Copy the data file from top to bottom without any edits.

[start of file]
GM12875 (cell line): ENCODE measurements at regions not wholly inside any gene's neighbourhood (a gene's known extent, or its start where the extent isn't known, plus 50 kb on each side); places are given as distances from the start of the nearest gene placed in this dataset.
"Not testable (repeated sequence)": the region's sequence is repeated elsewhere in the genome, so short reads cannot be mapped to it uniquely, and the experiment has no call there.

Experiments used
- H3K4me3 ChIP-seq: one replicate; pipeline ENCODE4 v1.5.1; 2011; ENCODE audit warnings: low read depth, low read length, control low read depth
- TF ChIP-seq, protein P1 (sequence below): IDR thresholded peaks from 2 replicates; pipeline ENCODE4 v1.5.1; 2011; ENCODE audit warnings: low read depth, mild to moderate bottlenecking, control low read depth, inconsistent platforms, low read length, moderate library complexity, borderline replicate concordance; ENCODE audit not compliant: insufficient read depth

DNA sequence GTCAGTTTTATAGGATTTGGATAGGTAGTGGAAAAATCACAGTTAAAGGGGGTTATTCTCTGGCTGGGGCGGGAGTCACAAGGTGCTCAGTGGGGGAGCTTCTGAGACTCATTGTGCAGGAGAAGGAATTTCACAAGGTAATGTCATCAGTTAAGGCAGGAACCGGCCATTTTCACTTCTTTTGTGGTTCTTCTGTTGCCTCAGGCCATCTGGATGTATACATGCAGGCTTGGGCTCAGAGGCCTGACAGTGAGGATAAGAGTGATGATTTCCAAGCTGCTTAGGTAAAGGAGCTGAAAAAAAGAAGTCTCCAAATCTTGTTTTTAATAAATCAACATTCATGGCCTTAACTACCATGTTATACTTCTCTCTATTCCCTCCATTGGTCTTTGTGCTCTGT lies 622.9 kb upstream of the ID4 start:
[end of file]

GM12875 (cell line): ENCODE measurements at regions not wholly inside any gene's neighbourhood (a gene's known extent, or its start where the extent isn't known, plus 50 kb on each side); places are given as distances from the start of the nearest gene placed in this dataset.
"Not testable (repeated sequence)": the region's sequence is repeated elsewhere in the genome, so short reads cannot be mapped to it uniquely, and the experiment has no call there.

Experiments used
- H3K4me3 ChIP-seq: one replicate; pipeline ENCODE4 v1.5.1; 2011; ENCODE audit warnings: low read depth, low read length, control low read depth
- TF ChIP-seq, protein P1 (sequence below): IDR thresholded peaks from 2 replicates; pipeline ENCODE4 v1.5.1; 2011; ENCODE audit warnings: low read depth, mild to moderate bottlenecking, control low read depth, inconsistent platforms, low read length, moderate library complexity, borderline replicate concordance; ENCODE audit not compliant: insufficient read depth

DNA sequence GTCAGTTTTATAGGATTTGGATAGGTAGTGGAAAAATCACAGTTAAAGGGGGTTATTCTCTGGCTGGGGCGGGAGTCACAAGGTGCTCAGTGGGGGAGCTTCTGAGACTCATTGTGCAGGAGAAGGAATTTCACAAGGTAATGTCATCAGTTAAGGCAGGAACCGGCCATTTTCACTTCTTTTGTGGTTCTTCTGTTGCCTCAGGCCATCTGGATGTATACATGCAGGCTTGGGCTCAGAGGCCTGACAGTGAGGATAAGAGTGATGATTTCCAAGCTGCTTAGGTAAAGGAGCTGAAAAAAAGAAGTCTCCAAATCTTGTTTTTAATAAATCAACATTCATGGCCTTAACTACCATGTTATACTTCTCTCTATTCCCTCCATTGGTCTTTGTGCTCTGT lies 622.9 kb upstream of the ID4 start: